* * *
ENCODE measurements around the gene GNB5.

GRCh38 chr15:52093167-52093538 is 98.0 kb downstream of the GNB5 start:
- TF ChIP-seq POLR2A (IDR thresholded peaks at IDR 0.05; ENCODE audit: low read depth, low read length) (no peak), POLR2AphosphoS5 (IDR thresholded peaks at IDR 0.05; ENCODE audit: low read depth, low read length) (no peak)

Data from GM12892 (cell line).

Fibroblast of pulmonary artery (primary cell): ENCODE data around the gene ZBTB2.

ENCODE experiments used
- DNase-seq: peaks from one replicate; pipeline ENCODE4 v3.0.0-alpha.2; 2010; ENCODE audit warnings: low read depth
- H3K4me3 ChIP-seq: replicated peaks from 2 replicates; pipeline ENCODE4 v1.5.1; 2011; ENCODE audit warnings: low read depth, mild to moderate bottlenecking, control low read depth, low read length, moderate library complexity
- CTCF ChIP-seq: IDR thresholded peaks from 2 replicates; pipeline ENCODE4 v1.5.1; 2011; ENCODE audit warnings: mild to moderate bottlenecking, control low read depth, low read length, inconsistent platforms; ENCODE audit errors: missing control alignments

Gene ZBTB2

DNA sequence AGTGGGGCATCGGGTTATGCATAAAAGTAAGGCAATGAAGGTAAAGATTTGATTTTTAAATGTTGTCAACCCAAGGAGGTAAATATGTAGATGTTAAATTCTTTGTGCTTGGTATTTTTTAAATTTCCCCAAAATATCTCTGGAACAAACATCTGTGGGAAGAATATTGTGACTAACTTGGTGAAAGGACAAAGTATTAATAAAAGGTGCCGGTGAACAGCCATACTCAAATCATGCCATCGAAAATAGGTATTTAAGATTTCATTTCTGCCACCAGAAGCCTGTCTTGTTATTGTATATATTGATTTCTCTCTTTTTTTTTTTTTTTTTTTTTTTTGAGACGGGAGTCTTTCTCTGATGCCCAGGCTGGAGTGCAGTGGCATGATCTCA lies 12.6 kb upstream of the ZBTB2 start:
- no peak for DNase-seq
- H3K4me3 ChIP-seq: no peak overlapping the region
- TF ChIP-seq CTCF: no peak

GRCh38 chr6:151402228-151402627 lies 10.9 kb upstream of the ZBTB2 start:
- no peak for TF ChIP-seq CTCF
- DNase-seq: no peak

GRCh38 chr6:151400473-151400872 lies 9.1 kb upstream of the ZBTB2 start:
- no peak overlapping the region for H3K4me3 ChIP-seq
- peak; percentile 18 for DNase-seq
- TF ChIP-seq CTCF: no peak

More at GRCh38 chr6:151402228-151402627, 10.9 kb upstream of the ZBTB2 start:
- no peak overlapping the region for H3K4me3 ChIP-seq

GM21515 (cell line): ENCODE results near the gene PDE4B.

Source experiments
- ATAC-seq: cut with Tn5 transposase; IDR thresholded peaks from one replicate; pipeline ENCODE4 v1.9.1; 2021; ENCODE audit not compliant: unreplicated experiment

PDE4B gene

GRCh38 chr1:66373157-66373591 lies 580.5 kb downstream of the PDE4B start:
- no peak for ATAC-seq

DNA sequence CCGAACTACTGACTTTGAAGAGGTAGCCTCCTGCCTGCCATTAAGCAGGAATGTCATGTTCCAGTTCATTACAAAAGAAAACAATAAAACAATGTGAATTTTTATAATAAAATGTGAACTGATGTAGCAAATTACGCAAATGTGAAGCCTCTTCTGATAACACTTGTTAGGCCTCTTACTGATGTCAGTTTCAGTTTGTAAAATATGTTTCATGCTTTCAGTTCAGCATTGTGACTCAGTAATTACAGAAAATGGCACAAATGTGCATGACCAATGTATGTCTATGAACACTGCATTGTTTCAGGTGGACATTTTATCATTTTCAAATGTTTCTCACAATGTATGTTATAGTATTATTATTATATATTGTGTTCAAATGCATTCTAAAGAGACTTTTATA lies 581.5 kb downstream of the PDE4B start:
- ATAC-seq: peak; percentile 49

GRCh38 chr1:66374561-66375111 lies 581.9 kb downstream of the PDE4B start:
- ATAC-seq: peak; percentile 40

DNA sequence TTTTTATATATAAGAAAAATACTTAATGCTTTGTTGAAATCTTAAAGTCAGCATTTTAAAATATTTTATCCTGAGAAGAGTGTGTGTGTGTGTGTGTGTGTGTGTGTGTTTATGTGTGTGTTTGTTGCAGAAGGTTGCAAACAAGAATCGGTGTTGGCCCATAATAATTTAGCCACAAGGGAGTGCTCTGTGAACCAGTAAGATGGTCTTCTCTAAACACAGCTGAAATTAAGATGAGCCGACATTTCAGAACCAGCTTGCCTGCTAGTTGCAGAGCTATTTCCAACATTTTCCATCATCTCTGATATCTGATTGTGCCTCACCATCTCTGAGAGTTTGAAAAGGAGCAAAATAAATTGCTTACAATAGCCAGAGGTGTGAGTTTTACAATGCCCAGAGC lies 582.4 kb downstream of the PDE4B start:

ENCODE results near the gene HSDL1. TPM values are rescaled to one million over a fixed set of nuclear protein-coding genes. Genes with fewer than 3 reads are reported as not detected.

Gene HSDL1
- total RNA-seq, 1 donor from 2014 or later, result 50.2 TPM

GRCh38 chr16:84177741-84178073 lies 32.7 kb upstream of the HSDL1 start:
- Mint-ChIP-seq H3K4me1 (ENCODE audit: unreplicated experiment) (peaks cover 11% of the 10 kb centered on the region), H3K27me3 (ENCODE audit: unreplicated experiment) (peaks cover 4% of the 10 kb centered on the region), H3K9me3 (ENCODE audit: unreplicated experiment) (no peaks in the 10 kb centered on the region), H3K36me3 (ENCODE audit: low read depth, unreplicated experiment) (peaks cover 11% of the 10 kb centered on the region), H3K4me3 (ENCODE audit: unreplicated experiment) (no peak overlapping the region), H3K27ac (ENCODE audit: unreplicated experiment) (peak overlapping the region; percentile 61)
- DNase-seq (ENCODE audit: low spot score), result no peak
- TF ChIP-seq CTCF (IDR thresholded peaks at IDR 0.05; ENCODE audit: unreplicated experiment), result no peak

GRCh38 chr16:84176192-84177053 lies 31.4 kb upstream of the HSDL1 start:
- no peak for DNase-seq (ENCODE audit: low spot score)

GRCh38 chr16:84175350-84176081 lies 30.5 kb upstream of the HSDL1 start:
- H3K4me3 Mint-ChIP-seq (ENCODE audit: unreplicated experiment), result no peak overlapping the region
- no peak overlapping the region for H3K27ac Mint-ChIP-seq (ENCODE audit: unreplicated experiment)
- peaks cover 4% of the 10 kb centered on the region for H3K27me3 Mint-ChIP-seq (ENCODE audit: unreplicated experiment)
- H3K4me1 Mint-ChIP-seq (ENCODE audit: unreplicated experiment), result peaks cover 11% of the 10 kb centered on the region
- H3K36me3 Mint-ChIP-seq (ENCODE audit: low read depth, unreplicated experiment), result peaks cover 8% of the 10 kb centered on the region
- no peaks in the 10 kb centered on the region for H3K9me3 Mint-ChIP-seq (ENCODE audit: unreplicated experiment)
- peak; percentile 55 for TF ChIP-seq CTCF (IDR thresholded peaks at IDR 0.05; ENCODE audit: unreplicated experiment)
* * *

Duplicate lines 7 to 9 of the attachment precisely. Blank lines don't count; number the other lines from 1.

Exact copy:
- DNase-seq: peaks from one replicate; pipeline ENCODE4 v3.0.0-alpha.2; 2010; ENCODE audit warnings: low read depth
- H3K4me3 ChIP-seq: replicated peaks from 2 replicates; pipeline ENCODE4 v1.5.1; 2011; ENCODE audit warnings: low read depth, mild to moderate bottlenecking, control low read depth, low read length, moderate library complexity
- CTCF ChIP-seq: IDR thresholded peaks from 2 replicates; pipeline ENCODE4 v1.5.1; 2011; ENCODE audit warnings: mild to moderate bottlenecking, control low read depth, low read length, inconsistent platforms; ENCODE audit errors: missing control alignments